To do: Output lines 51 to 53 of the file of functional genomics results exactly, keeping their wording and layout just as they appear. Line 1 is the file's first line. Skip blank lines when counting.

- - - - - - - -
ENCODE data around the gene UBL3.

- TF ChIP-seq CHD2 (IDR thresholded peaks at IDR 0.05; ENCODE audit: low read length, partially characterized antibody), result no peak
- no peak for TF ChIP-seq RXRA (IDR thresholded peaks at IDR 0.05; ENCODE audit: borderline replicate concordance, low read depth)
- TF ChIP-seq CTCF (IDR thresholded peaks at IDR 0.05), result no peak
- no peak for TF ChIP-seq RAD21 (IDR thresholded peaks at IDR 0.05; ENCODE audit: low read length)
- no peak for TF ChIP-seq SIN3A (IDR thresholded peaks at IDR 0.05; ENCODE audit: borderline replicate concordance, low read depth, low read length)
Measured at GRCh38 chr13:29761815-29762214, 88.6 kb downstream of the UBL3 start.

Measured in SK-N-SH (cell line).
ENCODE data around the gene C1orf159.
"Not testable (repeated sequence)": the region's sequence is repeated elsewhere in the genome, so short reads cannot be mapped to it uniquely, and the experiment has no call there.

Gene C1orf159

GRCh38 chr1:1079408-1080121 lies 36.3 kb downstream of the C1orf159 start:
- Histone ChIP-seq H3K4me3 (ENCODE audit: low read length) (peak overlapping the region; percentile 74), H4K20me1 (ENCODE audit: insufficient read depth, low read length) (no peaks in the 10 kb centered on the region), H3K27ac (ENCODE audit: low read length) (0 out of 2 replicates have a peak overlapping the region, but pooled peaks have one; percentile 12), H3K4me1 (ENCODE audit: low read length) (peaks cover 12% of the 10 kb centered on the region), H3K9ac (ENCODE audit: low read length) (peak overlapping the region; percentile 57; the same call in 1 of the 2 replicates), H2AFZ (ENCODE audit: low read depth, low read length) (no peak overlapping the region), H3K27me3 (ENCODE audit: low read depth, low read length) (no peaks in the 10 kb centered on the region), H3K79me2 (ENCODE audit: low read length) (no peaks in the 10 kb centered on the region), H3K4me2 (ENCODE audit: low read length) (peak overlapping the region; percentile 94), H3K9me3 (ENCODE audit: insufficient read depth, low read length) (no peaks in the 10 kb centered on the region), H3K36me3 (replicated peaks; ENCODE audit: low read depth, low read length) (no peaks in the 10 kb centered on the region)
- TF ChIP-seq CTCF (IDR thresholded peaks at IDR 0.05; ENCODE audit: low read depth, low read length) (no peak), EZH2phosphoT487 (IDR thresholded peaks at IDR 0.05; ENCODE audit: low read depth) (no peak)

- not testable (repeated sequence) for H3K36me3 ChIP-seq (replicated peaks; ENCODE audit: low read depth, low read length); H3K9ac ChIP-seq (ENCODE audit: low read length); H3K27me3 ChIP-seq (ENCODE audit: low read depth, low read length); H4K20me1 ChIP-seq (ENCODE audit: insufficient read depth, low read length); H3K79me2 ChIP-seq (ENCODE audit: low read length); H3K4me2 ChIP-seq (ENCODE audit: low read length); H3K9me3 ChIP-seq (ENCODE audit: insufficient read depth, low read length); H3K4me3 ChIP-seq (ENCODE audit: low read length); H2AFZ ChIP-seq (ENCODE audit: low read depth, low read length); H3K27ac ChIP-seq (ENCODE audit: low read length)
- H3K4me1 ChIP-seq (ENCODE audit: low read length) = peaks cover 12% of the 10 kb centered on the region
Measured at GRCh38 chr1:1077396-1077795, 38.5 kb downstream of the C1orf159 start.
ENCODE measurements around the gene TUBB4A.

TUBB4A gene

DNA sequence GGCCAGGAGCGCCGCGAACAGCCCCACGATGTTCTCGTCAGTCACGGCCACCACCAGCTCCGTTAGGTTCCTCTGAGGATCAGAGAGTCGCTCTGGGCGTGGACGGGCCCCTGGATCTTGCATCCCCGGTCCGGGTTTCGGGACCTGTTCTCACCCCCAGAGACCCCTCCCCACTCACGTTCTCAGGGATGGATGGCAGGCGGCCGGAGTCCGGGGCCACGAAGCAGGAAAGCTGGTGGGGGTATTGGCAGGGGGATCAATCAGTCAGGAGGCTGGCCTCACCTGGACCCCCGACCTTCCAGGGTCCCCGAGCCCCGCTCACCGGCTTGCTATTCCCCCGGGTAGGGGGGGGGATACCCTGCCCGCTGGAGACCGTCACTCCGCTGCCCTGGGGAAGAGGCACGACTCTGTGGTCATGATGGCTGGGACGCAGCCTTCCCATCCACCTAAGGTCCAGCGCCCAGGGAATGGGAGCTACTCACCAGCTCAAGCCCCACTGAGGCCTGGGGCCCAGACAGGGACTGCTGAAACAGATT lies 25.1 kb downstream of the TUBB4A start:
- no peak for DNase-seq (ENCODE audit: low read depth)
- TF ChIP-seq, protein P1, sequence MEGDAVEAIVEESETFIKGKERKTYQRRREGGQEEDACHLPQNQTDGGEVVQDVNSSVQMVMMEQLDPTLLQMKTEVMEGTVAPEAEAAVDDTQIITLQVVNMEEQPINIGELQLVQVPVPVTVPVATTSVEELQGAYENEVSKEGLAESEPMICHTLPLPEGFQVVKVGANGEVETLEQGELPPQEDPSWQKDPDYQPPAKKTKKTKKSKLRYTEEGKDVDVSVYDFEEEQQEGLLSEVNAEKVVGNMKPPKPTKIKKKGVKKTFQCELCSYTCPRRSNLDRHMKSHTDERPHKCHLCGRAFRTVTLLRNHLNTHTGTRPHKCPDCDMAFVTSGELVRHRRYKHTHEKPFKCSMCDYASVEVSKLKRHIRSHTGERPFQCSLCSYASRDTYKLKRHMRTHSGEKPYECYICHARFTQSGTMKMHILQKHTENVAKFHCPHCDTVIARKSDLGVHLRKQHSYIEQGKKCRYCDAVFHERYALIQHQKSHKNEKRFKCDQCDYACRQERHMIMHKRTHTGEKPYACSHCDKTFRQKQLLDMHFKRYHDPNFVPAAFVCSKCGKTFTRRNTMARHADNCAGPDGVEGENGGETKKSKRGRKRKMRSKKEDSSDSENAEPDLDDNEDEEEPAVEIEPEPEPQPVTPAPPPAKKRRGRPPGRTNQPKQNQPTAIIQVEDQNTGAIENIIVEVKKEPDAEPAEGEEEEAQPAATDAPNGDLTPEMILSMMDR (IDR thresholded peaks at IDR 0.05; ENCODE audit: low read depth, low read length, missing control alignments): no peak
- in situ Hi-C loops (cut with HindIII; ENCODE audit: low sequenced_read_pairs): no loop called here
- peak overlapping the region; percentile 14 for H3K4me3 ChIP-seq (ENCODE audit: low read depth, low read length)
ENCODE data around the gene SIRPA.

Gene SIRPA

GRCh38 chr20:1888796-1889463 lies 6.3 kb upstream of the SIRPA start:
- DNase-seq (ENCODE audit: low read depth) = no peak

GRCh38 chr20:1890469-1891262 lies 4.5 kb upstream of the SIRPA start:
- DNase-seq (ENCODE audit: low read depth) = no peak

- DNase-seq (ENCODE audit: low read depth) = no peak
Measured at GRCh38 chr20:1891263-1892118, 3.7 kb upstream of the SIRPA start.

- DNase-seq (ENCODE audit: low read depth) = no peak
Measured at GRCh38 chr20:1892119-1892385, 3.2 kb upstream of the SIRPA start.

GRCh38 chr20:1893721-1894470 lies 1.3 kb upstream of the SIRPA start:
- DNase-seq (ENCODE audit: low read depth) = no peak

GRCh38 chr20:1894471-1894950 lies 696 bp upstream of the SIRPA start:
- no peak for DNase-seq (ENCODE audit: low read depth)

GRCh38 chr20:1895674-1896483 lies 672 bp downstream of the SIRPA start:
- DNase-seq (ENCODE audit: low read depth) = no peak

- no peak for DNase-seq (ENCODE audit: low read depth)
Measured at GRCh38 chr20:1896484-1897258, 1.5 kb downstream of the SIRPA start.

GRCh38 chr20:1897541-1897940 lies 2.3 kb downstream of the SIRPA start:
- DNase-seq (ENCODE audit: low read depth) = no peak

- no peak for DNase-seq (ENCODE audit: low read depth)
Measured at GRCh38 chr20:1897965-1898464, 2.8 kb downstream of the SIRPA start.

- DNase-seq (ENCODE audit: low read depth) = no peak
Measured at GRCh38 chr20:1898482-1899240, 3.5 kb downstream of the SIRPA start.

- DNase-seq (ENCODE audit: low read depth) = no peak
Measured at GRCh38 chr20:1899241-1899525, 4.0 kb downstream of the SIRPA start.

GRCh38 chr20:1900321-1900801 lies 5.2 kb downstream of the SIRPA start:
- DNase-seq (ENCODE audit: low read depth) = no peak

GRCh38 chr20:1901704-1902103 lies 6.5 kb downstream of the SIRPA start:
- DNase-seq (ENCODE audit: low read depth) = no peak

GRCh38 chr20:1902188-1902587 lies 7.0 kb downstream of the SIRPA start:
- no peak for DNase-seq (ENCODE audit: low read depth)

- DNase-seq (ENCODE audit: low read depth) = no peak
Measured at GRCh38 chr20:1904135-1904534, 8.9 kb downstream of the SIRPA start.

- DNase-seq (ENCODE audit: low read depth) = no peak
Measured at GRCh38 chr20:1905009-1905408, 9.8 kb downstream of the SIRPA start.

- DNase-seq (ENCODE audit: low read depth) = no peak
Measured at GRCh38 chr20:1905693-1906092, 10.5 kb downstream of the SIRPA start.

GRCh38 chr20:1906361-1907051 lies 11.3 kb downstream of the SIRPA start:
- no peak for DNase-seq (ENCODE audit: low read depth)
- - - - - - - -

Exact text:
GRCh38 chr20:1900321-1900801 lies 5.2 kb downstream of the SIRPA start:
- DNase-seq (ENCODE audit: low read depth) = no peak

GRCh38 chr20:1901704-1902103 lies 6.5 kb downstream of the SIRPA start: